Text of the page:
theengineer and I critiqued restaurants as we walked passed, all the placed we'd had unmemorable or lackluster meals, the places which were decent, but not as good as the competition elsewhere in the city, the places I'd read good reviews of, but were rather pricer than what we were looking for. I wanted to go somewhere that was new to me, and he eventually suggested a place called the Mid-Town Grill that he'd not eaten at in years and years. Before we found it, though, we found Marlowe, an accessible-looking place with an interesting and reasonably-priced menu. (Although we later learned from the waitress that the venue used to hold the Mid-Town Grill. The two restaurants were otherwise unrelated.)
Dark, smooth wood lined the walls and composed the table-tops, but the chairs and benches were comfortable. The place was a bar and restaurant, but more than anything, it reminded me a bit of Citron, my once-favorite Toronto restaurant, back when it still existed. There was more bar to it than Citron had, a bit more piped in music turned up further into the night, but it had something of the same feel, price range, and quite a bit of the same quality of food, although in an unrelated style. I ordered an amaretto sour, a drink I still associate with Citron, and it was quite good.
We started by sharing a platter of Gator Fingers. Yep, they contained real alligator meat a novelty too intriguing for me to pass up. (Among exotics, they also had an ostrich burger.) Underneath the deep-fried batter, their texture was like that of a very dense fish, but with an altogether non-fishy, fairly neutral flavor. The accompanying Louisian Tomato Dip was nicely spiced and intriguing enough that I kept eating it even after we'd run out of Gator to have it with. A round of bread arrived, a tasty batch of seasoned white flour with a firm texture averaging towards softness.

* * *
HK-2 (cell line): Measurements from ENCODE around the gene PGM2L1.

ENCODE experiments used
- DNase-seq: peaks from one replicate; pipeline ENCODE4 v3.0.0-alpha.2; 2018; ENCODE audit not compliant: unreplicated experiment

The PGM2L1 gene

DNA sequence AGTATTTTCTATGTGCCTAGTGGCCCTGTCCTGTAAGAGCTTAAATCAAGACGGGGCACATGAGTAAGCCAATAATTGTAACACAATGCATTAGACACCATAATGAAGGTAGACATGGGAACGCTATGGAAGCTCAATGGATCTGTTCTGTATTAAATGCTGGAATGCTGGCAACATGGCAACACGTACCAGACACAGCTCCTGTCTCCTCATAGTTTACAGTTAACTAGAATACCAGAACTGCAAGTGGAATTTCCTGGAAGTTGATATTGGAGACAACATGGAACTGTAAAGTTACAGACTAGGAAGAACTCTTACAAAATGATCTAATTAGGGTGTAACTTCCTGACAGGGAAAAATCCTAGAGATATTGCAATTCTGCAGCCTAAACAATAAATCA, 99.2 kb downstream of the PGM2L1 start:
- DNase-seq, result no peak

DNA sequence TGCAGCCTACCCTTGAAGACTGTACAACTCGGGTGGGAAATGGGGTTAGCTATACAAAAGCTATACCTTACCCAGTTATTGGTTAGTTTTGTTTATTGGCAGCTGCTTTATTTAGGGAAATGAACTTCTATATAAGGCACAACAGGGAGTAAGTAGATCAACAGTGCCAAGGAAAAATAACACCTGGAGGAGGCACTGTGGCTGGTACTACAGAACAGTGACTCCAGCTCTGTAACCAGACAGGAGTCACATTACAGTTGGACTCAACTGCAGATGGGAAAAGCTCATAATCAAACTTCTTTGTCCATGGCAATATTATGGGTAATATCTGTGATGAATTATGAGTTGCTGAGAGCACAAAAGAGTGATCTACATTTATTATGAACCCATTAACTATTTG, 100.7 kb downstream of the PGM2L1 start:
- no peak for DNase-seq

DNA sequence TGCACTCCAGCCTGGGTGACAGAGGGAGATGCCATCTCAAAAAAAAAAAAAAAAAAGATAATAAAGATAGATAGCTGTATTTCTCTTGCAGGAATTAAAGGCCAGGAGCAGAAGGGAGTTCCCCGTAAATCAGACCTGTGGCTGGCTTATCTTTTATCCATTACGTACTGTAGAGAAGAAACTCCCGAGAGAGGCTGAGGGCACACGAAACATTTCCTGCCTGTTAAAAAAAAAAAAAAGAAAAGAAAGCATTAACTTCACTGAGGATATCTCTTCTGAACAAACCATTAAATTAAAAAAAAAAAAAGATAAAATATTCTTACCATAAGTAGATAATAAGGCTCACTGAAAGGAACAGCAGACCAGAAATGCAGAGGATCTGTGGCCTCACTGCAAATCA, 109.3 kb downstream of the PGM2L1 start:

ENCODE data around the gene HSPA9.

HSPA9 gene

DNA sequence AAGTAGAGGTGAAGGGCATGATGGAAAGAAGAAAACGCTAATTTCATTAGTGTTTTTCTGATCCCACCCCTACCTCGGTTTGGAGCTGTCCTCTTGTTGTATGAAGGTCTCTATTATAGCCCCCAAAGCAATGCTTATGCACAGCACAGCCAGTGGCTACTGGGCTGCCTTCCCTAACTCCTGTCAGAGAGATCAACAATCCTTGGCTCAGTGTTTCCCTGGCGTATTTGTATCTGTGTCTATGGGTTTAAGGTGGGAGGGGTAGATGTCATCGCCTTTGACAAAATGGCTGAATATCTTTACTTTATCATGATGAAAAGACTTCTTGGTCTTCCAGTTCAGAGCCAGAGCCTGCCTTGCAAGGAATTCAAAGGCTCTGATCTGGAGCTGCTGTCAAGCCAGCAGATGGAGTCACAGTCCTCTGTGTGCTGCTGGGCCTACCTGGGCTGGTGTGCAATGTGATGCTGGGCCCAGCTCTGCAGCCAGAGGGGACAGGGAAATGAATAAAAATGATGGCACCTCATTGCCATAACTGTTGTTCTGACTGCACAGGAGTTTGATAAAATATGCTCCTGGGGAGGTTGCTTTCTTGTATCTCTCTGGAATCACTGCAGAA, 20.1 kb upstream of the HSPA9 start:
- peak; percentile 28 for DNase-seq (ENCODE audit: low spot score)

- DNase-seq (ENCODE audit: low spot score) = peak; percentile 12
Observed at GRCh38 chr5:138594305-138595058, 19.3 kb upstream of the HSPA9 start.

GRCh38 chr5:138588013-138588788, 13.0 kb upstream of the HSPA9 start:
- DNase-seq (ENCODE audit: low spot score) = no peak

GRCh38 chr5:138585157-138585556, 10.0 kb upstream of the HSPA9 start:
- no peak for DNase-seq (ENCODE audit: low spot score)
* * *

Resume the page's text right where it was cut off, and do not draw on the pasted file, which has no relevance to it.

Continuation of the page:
theengineer went for the densely-sauced Mustard Crusted Chicken; he thought the taste a little too rich for eating a full potion though. I opted for one of the specials, Bourbon BBQ-marinated beef brochettes on sun-dried tomato mash and snow peas. The marinade was nicely layered in flavor, a thoughtful and easy-to-eat dish with a satisfyingly non-ketchupy BBQ sauce. I was very impressed with the buttery snow pea pods though, cooking to soft and yielding, while still mainaining their crispness.
Desserts were decent but not as good as the rest of the meal. The warm chocolate torte spilled out with liquid chocolate filling, as promised; the torte was remarkably light in both density and flavor given the amount of real chocolate that had clearly been used in its making. It didn't fill me up too much, but neither was it too richly flavored. I don't know how theengineer's apple crisp was, but he only ate half, giving me the impression that his wasn't any more addictive than mine. Still, they have crême brûlée flavors of the day, and an apricot truffle cake, so there's hope for excitement yet among their sweets.
I'd absolutely go back - pleasant ambiance, decent, kindly service, and generally good food for the right price. Sure, the music cranked up as the evening wore on, but never approached the sort of levels which interfere with conversation. And hey - I've now tried alligator!